Formula 1 seeks to end 'force majeure' rule ambiguity

Formula 1 chiefs are considering revising the qualifying rules for next season to remove ambiguity over what is a justifiable reason for cars not completing their in-laps

Formula 1 seeks to end 'force majeure' rule ambiguity

At the moment, drivers have to make their way back to the pits under their own power unless there is a case of 'force majeure' that stops them.

In Abu Dhabi, Red Bull successfully argued that the fear of an engine failure caused by Sebastian Vettel potentially running out of fuel was a case of 'force majeure' - even though it was subsequently found that not enough petrol had gone into the car.

Earlier this year, Lewis Hamilton was thrown to the back of the grid at the Spanish Grand Prix after McLaren failed to put enough fuel in his car - and its pleas that this was 'force majeure' were not accepted.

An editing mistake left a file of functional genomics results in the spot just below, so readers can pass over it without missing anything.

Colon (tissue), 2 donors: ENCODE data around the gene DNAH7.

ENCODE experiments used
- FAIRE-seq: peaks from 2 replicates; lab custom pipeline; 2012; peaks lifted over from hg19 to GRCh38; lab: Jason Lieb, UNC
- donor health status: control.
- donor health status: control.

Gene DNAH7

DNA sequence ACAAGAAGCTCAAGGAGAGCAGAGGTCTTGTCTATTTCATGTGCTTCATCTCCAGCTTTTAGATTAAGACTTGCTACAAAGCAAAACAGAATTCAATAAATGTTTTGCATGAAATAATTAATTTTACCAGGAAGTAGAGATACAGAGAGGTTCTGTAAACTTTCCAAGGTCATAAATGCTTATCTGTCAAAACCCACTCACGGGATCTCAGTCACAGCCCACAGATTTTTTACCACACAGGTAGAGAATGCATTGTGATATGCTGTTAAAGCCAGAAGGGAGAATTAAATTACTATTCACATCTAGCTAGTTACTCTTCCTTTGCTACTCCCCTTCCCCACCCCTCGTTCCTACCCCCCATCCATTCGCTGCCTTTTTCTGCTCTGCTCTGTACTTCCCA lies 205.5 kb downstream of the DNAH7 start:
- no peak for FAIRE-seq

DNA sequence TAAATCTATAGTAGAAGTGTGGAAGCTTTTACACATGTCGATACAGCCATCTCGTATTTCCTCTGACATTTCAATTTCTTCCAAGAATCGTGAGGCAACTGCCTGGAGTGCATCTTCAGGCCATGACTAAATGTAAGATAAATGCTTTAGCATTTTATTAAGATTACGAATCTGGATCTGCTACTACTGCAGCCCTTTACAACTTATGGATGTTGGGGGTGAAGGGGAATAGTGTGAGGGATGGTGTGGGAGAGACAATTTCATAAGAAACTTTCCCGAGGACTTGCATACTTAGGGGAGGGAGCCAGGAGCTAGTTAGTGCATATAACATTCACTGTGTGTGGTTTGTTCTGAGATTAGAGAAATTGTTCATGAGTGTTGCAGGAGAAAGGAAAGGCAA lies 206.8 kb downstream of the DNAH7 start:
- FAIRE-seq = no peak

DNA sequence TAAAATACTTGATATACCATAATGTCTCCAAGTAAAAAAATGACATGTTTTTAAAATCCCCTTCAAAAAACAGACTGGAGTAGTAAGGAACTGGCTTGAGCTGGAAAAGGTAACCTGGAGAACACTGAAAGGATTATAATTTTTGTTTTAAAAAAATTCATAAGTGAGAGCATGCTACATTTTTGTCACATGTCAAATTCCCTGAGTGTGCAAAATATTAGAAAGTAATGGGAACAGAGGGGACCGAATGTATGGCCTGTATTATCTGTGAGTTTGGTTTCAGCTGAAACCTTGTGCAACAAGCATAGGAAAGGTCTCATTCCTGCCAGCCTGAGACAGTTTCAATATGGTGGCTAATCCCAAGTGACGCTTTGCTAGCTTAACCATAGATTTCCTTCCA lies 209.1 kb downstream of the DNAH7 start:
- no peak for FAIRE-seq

The two situations prompted the matter to be talked about by teams at a meeting of the FIA's Technical Working Group last week - and it is likely the rules will be changed for 2013.

F1 race director Charlie Whiting said: "I think that episode has brought up a number of questions that have been addressed.

"We discussed it last week in the TWG and the consensus of opinion is to remove the term 'force majeure' and make it clear what is allowed and is not allowed.

"I think we will probably end up with a rule that doesn't mention force majeure and simply says that if you stop on the circuit you have to have enough fuel in the car.

"The FIA will calculate how much you would have used if you had completed the lap and, if it does not add up to 1.42 litres or whatever it is, that is that. That is a logical way of going about it, I think."

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